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Debate Wrap-Up: Candidates Choose Sides

The Democratic Field
The Democratic Presidential Candidates

The Democratic field split into two factions Tuesday night at the AFL-CIO forum in Chicago, with Sens. Hillary Rodham Clinton (N.Y.), Joe Biden (Del.) and Chris Dodd (Conn.) on one side and Sen. Barack Obama (Ill.) and former Sen. John Edwards (N.C.) on the other.

Time and time again Biden and Dodd faced off against Obama and Edwards on foreign and domestic policy.

Dodd called Obama's willingness to consider the possibility of a potential attack inside Pakistan "wrong". Biden added: "Everyone is entitled to their own opinions but not their own facts."

Obama retorted -- quite effectively -- that he found it "amusing that those who helped to authorize and engineer the biggest foreign policy disaster... are now criticizing me for making sure we are on the right battlefield and not the wrong battlefield in the war on terror."

Biden later called out Edwards for the latter's insistence that he alone among the candidates on the stage had fully supported unions. "It's not where you've been in the last two years, it's where you were in the six years in the Senate," Biden said.

Edwards avoided a direct rebuttal, perhaps loath to elevate Biden by attacking him.

(It's worth noting that Biden and Dodd were greeted with boos when they attacked Obama, a sign either of the unpopularity of those attacks or that the debate was held in Obama's hometown.)

Clinton largely avoided any direct confrontation with her two main rivals for the nomination, content to let her Senate colleagues do the dirty work. She did warn Obama that the remarks of a presidential candidate can have consequences throughout the world.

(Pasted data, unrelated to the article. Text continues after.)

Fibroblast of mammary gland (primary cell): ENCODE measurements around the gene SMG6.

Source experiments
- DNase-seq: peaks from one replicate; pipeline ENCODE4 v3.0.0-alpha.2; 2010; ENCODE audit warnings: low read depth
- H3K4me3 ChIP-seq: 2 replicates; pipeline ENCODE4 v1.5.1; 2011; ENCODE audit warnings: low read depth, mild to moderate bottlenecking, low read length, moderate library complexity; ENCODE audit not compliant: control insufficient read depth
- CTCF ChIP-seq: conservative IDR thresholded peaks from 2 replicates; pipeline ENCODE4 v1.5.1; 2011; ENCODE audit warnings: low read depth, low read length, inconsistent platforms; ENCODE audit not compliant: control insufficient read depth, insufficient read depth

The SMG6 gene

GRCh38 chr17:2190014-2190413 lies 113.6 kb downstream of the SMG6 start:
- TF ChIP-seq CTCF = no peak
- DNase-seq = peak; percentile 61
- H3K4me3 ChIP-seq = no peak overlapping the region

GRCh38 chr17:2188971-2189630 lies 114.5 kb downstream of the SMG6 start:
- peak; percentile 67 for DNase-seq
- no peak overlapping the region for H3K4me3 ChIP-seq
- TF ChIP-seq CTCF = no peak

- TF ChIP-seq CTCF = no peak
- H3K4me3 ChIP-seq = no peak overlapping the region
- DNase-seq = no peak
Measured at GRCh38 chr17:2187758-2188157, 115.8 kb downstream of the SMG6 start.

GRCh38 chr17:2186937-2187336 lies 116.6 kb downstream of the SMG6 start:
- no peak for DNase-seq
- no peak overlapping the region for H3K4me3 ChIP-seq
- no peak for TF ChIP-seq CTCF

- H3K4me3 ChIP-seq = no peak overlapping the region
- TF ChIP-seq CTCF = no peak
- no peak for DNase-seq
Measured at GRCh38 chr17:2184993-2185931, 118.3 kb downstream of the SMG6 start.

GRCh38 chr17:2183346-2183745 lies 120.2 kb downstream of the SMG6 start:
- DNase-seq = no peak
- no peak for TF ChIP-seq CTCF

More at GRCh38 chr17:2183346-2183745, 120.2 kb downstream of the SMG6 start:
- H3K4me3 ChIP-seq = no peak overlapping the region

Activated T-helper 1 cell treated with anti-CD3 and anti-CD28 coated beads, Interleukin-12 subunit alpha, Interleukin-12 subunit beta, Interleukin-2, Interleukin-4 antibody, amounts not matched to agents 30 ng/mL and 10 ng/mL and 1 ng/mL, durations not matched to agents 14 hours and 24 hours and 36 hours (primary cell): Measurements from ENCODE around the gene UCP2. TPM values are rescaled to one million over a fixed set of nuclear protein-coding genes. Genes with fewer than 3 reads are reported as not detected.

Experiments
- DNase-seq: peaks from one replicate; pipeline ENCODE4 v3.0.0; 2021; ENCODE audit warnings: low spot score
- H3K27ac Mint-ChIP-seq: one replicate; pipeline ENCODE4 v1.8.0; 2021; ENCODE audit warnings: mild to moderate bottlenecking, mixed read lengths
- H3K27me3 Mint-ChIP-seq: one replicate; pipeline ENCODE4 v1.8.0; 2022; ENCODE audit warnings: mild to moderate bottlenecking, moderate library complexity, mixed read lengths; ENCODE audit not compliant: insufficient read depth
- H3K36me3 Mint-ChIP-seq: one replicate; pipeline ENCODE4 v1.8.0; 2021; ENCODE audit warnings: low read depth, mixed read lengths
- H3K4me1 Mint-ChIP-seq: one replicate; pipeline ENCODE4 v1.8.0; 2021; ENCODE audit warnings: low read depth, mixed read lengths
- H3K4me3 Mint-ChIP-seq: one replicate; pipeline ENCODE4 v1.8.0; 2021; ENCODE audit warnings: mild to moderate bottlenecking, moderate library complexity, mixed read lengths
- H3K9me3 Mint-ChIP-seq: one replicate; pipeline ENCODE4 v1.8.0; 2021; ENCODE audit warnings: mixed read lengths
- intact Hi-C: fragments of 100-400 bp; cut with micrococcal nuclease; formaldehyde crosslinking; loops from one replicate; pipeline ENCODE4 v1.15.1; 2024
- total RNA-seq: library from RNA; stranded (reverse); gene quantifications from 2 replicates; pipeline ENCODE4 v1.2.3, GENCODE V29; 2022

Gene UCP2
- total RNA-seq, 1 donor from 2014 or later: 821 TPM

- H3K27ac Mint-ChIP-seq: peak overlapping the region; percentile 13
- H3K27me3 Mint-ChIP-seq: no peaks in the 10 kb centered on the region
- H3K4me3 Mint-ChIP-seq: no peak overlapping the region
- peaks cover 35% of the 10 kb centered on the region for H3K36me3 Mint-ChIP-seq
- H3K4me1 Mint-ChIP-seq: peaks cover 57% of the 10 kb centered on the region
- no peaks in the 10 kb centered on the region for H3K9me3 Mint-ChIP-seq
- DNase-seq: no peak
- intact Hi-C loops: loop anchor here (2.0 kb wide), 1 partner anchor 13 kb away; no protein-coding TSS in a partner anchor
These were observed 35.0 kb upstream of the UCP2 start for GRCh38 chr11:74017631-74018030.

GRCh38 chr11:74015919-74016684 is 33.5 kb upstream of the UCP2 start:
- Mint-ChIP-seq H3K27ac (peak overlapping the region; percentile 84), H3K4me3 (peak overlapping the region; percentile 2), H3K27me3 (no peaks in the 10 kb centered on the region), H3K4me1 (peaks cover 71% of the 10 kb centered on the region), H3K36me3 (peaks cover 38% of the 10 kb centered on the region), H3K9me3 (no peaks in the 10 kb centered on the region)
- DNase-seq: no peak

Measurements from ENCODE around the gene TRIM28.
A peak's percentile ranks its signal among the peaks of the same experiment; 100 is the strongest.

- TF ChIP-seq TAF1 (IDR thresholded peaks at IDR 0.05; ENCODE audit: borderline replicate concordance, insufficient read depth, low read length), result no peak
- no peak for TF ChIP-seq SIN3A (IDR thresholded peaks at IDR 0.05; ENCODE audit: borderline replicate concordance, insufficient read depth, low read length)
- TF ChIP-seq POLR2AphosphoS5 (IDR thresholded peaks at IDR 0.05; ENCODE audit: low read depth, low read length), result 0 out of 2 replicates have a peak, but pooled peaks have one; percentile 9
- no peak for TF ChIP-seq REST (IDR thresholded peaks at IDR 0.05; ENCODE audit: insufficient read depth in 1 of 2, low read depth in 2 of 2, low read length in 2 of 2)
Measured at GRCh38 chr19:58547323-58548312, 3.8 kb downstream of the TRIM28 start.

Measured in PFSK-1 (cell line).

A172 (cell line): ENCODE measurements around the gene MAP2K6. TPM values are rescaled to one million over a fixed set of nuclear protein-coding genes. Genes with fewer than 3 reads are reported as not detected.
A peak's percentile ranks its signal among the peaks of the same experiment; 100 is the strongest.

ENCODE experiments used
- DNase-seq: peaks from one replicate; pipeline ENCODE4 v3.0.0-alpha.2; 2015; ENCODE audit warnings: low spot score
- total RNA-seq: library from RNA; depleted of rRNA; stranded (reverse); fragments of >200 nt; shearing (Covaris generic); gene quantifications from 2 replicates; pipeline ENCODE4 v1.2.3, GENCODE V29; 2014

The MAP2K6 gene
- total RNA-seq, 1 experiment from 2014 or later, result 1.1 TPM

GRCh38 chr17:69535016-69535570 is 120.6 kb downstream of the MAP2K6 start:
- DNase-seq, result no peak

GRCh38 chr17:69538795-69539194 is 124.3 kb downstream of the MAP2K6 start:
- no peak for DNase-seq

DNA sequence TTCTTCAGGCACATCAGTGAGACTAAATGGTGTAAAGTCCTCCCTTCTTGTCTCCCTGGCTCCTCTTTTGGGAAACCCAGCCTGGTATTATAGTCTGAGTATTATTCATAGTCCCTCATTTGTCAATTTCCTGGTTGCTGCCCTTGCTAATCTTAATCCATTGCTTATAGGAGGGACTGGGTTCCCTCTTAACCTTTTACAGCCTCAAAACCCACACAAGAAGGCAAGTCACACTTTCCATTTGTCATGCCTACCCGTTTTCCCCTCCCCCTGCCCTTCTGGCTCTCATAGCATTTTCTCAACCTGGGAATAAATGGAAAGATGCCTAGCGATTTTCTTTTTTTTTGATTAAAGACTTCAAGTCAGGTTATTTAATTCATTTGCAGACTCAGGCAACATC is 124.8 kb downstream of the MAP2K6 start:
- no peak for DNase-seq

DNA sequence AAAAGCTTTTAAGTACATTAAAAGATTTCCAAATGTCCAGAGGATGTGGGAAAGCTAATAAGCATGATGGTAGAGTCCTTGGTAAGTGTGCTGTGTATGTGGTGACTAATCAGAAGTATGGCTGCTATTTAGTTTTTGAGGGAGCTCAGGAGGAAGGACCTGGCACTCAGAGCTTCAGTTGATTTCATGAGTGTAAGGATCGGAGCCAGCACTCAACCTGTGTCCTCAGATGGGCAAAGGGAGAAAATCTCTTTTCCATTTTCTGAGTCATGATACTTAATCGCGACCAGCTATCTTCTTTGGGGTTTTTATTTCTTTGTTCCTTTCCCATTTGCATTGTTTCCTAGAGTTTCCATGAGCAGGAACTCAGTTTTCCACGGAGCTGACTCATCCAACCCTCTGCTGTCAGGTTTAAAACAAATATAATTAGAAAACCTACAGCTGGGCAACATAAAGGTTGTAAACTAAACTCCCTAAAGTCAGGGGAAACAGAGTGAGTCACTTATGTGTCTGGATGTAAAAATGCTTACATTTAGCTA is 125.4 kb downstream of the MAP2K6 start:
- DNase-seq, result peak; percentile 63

She showed solidarity with Dodd by noting the two had worked together to protect mineworkers' rights. Dodd followed suit, offering this gem toward the end of the debate: "I happen to believe what Joe and Hillary have said here."

Expect the spin out of the debate to center on these two groups. The Obama/Edwards allies will paint it as a choice between change and more of the same. Supporters of Clinton/Dodd/Biden will cast it as experience versus inexperience.

We don't pretend to know who's right in that spin zone; in truth, each side has a set of valid points.

What we do know is that Biden and Dodd helped Clinton tonight. They took shots at her rivals and withstood the criticism that came back at them. That allowed her to generally avoid any direct barbs from her rivals and kept her from getting down and dirty by engaging in a heated back and forth.

Does this trend continue in future debates and/or the race more generally? We'll be watching closely.

Make sure to tune into The Fix tomorrow for our take on the winners and losers from tonight's debate.

By washingtonpost.com Editors  |  August 7, 2007; 8:58 PM ET
Categories:  Eye on 2008  
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